Veteran specialty courts in America have as their main aim the urge to restore the veterans to becoming successful members of the community who can contribute to the community’s well-being. On the state level, the veteran's courts were developed because of a number of reasons. In essence, these courts intend to promote and support the public safety of the veterans and their families. This can be achieved through an effort that is coordinated by the system of the veteran services delivery. In ensuring that there is no veteran that is left behind, the system takes the community-based nature, thereby addressing all veterans. The veterans are the former officers who served in the US armed forces some years back, and they ought to be given guidance and counseling on proper decision making in order to ensure that they become better members of the society (Peters et al. 53).
In Minnesota, the target population of these courts consists of all the defendants who had served in the Armed Forces, who are currently facing and experiencing behavioral issues that are treatable. These issues may be as a direct or indirect effect of the wars they engaged in. They may range from anger management, post-traumatic stress, alcohol and substance abuse, domestic violence and traumatic brain injury. Any veteran who is eligible may voluntarily participate by opting into the court. After opting into the court, the prosecutor and the defense counsel screen the case in order to determine whether it meets the requirements of the veteran's court. After this, a VA eligibility assessment is conducted by a representative to the Veterans Administration.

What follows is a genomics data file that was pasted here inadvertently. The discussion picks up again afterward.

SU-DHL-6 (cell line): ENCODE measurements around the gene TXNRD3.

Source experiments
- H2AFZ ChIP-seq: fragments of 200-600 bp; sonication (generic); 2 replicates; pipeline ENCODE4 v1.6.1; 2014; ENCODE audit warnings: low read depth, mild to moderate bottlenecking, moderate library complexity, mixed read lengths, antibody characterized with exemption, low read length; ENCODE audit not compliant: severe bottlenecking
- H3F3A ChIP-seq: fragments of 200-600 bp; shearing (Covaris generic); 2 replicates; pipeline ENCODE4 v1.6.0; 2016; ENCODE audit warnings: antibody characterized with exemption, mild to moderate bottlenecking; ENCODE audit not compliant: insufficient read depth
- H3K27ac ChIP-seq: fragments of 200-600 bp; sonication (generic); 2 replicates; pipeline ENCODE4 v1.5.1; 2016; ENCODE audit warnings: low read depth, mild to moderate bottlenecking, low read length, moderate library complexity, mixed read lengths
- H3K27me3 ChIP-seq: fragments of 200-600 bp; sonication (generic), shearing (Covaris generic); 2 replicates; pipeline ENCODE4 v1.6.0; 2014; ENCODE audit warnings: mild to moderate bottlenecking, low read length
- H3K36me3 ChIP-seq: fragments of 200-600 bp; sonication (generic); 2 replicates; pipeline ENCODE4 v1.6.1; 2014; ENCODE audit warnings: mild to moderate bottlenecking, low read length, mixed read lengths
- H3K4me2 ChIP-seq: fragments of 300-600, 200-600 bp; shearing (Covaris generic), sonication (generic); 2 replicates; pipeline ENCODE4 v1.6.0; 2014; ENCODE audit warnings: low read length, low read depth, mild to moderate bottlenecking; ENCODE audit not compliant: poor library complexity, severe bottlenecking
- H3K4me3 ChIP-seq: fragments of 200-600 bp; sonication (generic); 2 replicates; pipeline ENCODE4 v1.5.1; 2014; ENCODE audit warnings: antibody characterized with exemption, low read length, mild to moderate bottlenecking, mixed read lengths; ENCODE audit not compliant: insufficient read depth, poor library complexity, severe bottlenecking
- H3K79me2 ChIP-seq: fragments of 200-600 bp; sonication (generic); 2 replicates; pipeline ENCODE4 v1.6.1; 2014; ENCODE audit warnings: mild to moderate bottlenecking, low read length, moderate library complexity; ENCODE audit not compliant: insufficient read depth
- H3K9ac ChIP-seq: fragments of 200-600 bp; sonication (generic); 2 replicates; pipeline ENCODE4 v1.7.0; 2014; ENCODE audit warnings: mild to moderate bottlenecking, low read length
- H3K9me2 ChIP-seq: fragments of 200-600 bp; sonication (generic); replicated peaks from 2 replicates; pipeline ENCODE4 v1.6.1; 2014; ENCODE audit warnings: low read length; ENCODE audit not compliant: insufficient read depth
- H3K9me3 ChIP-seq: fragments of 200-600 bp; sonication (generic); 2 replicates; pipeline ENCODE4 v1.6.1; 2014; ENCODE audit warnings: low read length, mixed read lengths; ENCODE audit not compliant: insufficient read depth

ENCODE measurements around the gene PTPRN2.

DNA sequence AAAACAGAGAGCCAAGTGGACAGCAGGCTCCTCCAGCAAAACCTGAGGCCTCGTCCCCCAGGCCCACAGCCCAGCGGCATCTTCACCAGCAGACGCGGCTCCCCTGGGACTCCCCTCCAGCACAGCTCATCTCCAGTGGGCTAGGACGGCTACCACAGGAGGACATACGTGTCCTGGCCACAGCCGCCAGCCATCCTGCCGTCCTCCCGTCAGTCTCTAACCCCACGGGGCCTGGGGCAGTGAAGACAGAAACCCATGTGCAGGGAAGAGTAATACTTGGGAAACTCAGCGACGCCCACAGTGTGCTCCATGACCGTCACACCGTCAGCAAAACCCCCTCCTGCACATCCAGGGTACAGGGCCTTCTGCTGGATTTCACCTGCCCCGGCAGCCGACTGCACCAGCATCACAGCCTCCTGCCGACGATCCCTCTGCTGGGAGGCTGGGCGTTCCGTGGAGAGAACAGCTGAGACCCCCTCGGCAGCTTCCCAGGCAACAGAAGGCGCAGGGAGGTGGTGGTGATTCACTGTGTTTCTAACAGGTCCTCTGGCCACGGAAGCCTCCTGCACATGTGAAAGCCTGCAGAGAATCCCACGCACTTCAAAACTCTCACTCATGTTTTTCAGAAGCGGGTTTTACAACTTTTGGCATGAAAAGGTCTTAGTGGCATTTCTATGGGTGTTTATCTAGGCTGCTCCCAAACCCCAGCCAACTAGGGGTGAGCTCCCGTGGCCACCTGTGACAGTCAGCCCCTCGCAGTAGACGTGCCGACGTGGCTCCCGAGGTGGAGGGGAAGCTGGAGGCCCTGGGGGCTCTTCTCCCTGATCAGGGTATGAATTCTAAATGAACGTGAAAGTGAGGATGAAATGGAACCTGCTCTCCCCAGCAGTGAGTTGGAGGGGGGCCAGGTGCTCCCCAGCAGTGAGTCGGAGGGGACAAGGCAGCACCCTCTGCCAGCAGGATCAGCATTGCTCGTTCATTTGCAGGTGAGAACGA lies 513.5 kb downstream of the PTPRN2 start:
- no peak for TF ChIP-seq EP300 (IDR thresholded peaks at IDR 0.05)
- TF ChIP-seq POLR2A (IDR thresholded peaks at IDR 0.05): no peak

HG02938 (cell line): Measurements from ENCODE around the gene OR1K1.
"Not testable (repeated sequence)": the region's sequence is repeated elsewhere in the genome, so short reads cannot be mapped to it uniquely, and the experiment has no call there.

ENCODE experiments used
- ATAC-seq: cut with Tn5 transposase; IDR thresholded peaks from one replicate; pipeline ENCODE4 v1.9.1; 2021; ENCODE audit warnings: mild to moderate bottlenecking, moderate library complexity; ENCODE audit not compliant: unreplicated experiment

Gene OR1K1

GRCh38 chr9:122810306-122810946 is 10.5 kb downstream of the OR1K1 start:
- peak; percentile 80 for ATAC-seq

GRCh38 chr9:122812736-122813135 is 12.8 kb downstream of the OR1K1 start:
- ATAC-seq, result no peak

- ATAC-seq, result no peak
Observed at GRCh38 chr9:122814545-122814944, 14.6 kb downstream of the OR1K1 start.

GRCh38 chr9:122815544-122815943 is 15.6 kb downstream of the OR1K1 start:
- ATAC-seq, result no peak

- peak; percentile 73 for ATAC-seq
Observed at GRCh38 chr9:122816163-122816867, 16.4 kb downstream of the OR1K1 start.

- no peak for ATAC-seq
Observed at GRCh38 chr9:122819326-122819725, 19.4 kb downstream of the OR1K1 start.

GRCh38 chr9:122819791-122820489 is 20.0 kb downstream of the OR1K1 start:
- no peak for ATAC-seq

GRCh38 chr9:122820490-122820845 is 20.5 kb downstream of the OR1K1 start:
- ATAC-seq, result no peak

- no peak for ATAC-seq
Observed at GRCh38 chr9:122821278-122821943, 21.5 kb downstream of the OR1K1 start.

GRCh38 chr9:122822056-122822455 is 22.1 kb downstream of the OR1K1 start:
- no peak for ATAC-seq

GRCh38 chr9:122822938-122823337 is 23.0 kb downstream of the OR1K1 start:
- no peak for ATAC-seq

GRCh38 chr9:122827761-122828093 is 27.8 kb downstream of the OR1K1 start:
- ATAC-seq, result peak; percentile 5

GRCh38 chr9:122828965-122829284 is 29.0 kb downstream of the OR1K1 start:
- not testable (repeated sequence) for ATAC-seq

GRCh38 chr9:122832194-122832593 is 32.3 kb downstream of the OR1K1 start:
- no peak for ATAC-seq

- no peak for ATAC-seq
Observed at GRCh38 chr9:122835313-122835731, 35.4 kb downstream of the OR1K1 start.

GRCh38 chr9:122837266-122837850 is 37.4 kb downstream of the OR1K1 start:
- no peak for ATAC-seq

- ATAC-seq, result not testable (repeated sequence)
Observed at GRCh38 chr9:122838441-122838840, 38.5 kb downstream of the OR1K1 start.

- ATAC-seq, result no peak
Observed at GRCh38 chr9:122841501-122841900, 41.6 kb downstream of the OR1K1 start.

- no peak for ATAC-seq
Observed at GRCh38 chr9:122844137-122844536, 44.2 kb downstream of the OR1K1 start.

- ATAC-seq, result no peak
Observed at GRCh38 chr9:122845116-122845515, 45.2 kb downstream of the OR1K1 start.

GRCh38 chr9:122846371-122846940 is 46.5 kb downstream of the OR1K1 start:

Of major importance to note is the fact that the veterans, their attorneys and the prosecutor meet to explore the necessary behavioral and counseling programs that may be availed to the veterans in order to make a determination as to which method is the most appropriate for individual veterans. Upon reaching a decision, the court incorporates a treatment plan into a plea agreement and henceforth, it becomes the responsibility of the veteran. At this point, the court is required to review the agreement and accept it in order to enhance easy completion of the resolution. It is important that the veterans have the intention of fully participating in the programs that are designated (Wiener et al. 45). However, in the event that the veteran chooses to ignore the programs that are agreed upon and chooses not to participate, the stat court has the mandate to struck the case from the docket of the Veterans Court and subsequently forward it to the traditional criminal track. In case the veteran completes the treatment programs specified, their cases may be eligible for diversion. Each veteran is individually accessed and a program that addresses his individual problems is developed. This is essential in that it addresses individual cases and the circumstances they are in.